Ancient Monuments

History on the Ground

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Windhouse, broch 75m west of

A Scheduled Monument in North Isles, Shetland Islands

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Latitude: 60.6076 / 60°36'27"N

Longitude: -1.1104 / 1°6'37"W

OS Eastings: 448809

OS Northings: 1191909

OS Grid: HU488919

Mapcode National: GBR R0LP.ZVJ

Mapcode Global: XHF7T.YMSX

Entry Name: Windhouse, broch 75m W of

Scheduled Date: 23 May 1934

Last Amended: 16 March 2012

Source: Historic Environment Scotland

Source ID: SM2093

Schedule Class: Cultural

Category: Prehistoric domestic and defensive: broch

Location: Yell

County: Shetland Islands

Electoral Ward: North Isles

Traditional County: Shetland


The monument comprises a broch of Iron Age date, built probably between 500 BC and AD 200. The broch is visible as a large turf-covered mound, with a midden on the west side. The mound stands 3m high and measures about 17.5m in diameter. The monument lies about 40m above sea level, on the summit of a low hill. The monument was first scheduled in 1934 but the documentation does not meet modern standards; the present rescheduling rectifies this.

The area to be scheduled is irregular on plan, to include the remains described above and an area around them within which evidence relating to the monument's construction, use and abandonment may survive, as shown in red on the accompanying map. The scheduling specifically excludes the above-ground elements of all post-and-wire fences, and the gate on the east side, to allow for their maintenance.

Source: Historic Environment Scotland

Statement of Scheduling

Cultural Significance

The monument's cultural significance can be expressed as follows:

Intrinsic characteristics

This is a well-preserved broch mound with evidence for intact drystone masonry surviving to 3m in height. It is very probable that substantial buried remains of the broch's lower courses and foundations are preserved beneath the mound. We know from previous partial excavation of the broch that human and animal bones survive on the site. As the monument has not been fully excavated, there is a high likelihood that buried archaeological deposits associated with the monument's construction, use and abandonment are preserved. These may allow future researchers to date construction of the broch, and compare this with the dates of the rampart defences. In addition, the buried remains have considerable potential to enhance understanding of the use and function of brochs and the daily lives of the people who occupied them. There is potential for the recovery of artefacts and ecofacts that could illuminate the diet, economy, and social status of the occupants and the extent to which this varied over time.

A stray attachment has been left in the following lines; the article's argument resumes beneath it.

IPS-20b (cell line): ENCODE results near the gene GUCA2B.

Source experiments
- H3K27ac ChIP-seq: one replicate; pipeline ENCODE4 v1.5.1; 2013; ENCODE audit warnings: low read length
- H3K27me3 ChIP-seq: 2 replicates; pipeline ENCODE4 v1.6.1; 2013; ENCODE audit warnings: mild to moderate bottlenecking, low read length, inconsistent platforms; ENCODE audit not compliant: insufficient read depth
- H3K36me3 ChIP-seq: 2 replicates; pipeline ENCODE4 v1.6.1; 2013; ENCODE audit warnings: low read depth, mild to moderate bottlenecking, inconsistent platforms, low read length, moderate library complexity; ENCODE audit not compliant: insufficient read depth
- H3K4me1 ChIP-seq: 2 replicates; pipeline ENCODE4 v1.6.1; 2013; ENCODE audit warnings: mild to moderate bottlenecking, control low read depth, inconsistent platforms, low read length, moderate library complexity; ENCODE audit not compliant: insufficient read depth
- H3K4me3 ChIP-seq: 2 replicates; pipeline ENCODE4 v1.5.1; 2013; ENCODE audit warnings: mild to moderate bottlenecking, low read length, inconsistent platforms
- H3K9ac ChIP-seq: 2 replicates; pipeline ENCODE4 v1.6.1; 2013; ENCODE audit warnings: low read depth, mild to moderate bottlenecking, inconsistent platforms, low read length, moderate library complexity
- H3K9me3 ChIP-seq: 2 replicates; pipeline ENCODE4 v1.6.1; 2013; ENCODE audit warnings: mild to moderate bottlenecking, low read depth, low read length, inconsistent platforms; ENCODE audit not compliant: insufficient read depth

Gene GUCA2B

Contextual characteristics

This broch is one of over 130 known in Shetland. It has potential to enhance our understanding of the relationship between brochs, the extent to which they were contemporary, and their relationship with the wider landscape. The monument has good views to the south end of Whale Firth and lies close to less substantial prehistoric houses, a chambered cairn, a burial ground and a possible medieval chapel site. It therefore has the potential to contribute to our understanding of the development of society over time. Brochs have been viewed as having a defensive or offensive function, or simply as being the prestige dwellings of an elite keen to display its status. The buried remains at Windhouse have the potential to help us address these questions and to provide insight into the nature and use of these structures and the landscape immediately around them.

Associative characteristics

The broch is adjacent to Windhouse, a derelict laird's house that is reputedly the most haunted house in Britain.

National Importance

This monument is of national importance because it has an inherent potential to make a significant addition to our understanding of the past, in particular of Iron Age Shetland and the role and function of brochs. The monument offers high potential to study the relationship between the broch with other monuments nearby, and with the wider landscape. The loss of the monument would significantly diminish our future ability to appreciate and understand the development and reuse of brochs in Shetland.

Source: Historic Environment Scotland



RCAHMS record the site as Yell, Windhouse, broch, HU49SE4, Canmore ID 1256. Shetland Amenity Trust Sites and Monuments Record records the Monument as Windhouse, MSN2243, PrefRef 2126.


Mackie, E W 2002, The roundhouses, brochs and wheelhouses of Atlantic Scotland c.700BC-AD500: architecture and material culture, Part 1: The Orkney and Shetland Isles. BAR British Series 342: Oxford, 56.

RCAHMS, 1946 The Royal Commission on the Ancient and Historical Monuments of Scotland. Twelfth report with an inventory of the ancient monuments of Orkney and Shetland, 3v Edinburgh.

Source: Historic Environment Scotland

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